Colour Theory in Practice

The Muse Connection Volume 1 involved a talk on Colour Theory, given by Helen Stewart of Curious Handmade. I made a few notes and have had a chance to think about it since. What I’ve realised over the past few days has surprised me.

Colour Theory

If you’ve been around here the last two or three weeks, you’ll know I cast on Naloa by Renée Callahan using Kettle Yarn Co. yarns in Electric Aramanth (Beyul) and Dark Media (Westminster). I’ve been knitting away on it quite happily, and this weekend I started knitting the contrast colour onto the edge. I love the knitting. I love the yarn. I love the pattern. But, I was feeling strangely uncomfortable.

I wasn’t entirely sure why, but looking at the project made me feel strange. You can probably guess what the reason was, given the title of this post. I decided to take a photo of the project using the ‘Mono’ filter on my iPhone – this is what Helen recommended to use, to see if the yarns went together in greyscale. What I discovered fair blew me away. Before carrying on, here’s a definition you’ll need to know.

Chroma refers to the purity of a color. A hue with high chroma has no black, white or gray in it. Adding white, black or gray reduces its chroma. It’s similar to saturation but not quite the same. Chroma can be thought of as the brightness of a color in comparison to white.

In design, avoid using hues that have a very similar chroma. Opt instead for hues with chromas that are the same or a few steps away from each other.

Smashing Magazine online

To test the theory, I gathered a few other striped projects together, in which I really like the way the colours play together. One is my beloved Zigzag Jumper, the other my Saguaro Cowl from a few weeks ago. The tea cosy was sent to me by Alice of The Sequinned Sheep, and the sock is a self-striping Biscotte and Cie yarn. I took photos of all of these projects in full colour, then using the mono filter. I also took a few close-ups, which my handy slideshow will scroll through for you. Do take a look at these before reading on – I’d be interested to know what you think before you read my thoughts.

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Can you see how all of the projects except Naloa have a striped effect that looks just as good in monochromatic as in full colour? Side-by-side comparisons will help.

The four projects side by side.
The four projects side by side.
The shawl photos side by side.
The shawl photos side by side.
And the side-by-side sock photo.
And the side-by-side sock photo.

I am fascinated to see this theory in action like this. Will I be ripping Naloa out? No, not likely – but it really says a lot for buying yarn on the Internet (I hadn’t seen Electric Aramanth before it arrived) as well as how to think about your projects before you start them. I suppose this would also work with a fairisle pattern – if the pattern doesn’t show up with a mono filter applied, you know the colours may not be the best.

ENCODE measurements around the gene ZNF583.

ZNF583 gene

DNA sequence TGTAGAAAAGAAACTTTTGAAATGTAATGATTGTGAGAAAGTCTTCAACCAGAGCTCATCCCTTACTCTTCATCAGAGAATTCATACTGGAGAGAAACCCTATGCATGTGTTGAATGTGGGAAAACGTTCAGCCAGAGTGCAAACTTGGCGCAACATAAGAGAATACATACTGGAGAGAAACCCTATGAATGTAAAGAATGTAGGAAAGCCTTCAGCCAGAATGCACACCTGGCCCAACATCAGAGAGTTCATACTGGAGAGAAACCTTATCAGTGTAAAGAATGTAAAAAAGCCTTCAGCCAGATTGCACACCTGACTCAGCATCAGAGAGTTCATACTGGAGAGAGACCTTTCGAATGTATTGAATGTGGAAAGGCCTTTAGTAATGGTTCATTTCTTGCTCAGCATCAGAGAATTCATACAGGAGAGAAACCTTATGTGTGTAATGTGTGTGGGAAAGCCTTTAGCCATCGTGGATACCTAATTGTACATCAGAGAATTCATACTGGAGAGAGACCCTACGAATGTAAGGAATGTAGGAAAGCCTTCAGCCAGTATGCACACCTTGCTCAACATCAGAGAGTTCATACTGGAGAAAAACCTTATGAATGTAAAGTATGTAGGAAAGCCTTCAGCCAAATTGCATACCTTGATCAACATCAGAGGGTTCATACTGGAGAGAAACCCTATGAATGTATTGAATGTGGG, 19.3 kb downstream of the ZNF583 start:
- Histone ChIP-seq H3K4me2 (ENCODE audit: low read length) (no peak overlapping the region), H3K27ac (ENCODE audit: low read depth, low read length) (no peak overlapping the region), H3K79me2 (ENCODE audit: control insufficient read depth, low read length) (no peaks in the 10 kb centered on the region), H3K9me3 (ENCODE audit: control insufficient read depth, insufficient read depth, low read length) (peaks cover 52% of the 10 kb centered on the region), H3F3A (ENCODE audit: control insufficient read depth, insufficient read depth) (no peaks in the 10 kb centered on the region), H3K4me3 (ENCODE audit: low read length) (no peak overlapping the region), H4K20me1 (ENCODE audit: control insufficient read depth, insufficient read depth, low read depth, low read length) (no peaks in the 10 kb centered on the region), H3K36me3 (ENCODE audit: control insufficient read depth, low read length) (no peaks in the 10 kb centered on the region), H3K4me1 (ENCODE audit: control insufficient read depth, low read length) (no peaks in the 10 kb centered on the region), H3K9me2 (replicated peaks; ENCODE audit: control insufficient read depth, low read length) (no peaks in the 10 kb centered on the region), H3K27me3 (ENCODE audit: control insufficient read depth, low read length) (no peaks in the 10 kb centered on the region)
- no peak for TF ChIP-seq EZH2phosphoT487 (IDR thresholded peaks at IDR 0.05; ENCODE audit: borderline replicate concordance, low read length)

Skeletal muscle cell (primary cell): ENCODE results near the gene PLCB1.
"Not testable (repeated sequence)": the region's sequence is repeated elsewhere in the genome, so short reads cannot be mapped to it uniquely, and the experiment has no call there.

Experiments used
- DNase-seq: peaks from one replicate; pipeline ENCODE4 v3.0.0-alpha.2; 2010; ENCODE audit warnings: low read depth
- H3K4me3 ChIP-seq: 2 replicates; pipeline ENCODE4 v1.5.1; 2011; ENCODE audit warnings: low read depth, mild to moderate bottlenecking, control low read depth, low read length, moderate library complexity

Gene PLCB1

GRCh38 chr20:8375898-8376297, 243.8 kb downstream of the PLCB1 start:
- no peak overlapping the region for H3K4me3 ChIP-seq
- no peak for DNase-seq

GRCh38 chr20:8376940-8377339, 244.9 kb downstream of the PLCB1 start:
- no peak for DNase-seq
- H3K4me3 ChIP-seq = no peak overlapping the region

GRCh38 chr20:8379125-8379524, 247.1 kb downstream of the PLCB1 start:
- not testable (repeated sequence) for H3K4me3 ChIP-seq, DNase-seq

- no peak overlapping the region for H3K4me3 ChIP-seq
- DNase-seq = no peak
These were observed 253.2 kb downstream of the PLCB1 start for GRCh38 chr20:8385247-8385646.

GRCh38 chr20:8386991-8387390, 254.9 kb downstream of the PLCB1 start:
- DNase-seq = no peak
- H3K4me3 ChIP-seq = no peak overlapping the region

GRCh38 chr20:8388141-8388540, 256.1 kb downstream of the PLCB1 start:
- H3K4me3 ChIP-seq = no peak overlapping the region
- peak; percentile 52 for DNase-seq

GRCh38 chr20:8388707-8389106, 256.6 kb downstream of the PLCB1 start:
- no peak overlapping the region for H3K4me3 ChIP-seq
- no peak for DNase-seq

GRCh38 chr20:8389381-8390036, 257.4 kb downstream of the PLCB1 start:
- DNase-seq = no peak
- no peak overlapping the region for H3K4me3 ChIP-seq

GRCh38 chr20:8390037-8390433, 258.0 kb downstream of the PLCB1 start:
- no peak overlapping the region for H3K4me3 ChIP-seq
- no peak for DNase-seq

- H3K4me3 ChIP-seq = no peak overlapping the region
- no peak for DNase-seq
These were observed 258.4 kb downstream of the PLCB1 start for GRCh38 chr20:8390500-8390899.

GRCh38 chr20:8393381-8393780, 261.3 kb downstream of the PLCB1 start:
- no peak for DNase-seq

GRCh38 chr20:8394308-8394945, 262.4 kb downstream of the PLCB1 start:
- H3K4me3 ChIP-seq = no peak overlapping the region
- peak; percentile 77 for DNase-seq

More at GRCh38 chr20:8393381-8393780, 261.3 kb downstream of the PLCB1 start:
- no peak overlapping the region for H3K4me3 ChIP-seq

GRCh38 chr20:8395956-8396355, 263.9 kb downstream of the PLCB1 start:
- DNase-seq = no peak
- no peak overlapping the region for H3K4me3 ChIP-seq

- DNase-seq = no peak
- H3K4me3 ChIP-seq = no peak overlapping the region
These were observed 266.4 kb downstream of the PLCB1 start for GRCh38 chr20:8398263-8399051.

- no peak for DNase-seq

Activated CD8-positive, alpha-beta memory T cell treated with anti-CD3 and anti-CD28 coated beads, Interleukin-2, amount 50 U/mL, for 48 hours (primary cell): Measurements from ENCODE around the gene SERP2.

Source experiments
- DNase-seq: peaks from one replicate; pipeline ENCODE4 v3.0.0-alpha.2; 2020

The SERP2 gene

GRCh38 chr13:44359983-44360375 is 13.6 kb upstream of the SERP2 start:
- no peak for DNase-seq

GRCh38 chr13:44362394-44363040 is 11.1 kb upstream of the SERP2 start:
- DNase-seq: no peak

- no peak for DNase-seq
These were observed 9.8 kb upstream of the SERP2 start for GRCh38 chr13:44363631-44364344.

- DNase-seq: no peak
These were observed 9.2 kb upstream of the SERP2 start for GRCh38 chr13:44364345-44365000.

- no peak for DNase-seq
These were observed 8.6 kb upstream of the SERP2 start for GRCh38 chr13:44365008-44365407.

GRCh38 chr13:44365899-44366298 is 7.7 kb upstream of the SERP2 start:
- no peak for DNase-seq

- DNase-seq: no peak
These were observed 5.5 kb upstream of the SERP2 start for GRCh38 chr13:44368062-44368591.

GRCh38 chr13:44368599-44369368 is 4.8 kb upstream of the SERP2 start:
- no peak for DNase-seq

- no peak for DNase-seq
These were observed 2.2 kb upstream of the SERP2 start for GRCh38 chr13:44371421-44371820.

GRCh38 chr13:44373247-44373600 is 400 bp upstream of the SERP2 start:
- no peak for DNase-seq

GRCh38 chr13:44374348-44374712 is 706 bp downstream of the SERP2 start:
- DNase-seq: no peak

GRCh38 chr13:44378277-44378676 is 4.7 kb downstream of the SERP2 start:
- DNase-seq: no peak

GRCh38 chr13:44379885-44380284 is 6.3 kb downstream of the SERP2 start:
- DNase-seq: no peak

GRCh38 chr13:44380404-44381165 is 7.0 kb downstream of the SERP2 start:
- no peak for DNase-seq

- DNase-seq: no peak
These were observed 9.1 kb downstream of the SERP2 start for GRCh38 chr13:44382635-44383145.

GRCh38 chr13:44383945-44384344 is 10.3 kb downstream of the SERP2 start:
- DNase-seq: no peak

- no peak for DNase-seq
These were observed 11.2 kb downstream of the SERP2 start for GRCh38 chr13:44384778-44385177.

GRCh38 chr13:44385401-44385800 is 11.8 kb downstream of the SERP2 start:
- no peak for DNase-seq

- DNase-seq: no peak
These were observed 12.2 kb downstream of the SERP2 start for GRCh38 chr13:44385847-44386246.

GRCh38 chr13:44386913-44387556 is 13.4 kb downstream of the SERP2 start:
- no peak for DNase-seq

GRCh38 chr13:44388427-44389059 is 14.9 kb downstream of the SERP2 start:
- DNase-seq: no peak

All of that said, this is all still theory, and relates back to the idea of ‘ugly‘ I was talking about the other day – it’s all about perspective, and if you like it, great.

I hope this has been understandable – if I can clarify anything, please let me know!

Much love,

Corrie xx

The Philosopher's Wife
Oombawka Design
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12 Responses to Colour Theory in Practice

  1. amey says:

    Thanks for this. I generally like high contrast stripes, and there are times that I look at something and think that the colors aren’t QUITE right, but can’t sort out why I think that. This idea of taking black and white pictures is a great tip that I’ll have to try the next time I’m having this problem.

    • Corrie Berry says:

      The best filter to use is the ‘mono’ one on an iPhone (I’m not sure what the equivalent is on other phones, I’ll do some research and let you know!) I hope it helps you out, let me know if you make any colour choices using the method :)

  2. gracey says:

    Wow, very interesting and informative!

  3. Melody says:

    Wow! Oh my, this is wonderful info. It’s funny, because I did what you said, and looked at the photos first, and low and behold, my thoughts were spot on with what you said following. Crazy!

  4. Sara (tabby15) says:

    Thanks so much for this. I “monochromed” my colour choices for a throw and I can clearly see that I have to do the border white to get the right effect. Some of the colours will not work together and I may drop a couple completely.

  5. Paula says:

    Thanks for sharing that information. It’s something to keep in mind next time I struggle with color choices.

  6. Beth says:

    Very interesting!

  7. Very interesting! I’ve tried this once, but just to see which color contrasted MORE. Never did see a value that doesn’t work well. Very helpful.

  8. Alexandra says:

    This is a great read! Filled with info and examples. Very interesting.
    I chose this as one of my EyeLoveKnots Yarn Favorites from the Yarn Fanatic Party #33, and featured in this week’s.
    Thanks for sharing with us!

  9. TriB says:

    An amazing analysis – it was very helpful to me when I considered how some of my drawings and paintings are constructed. Thank-you!

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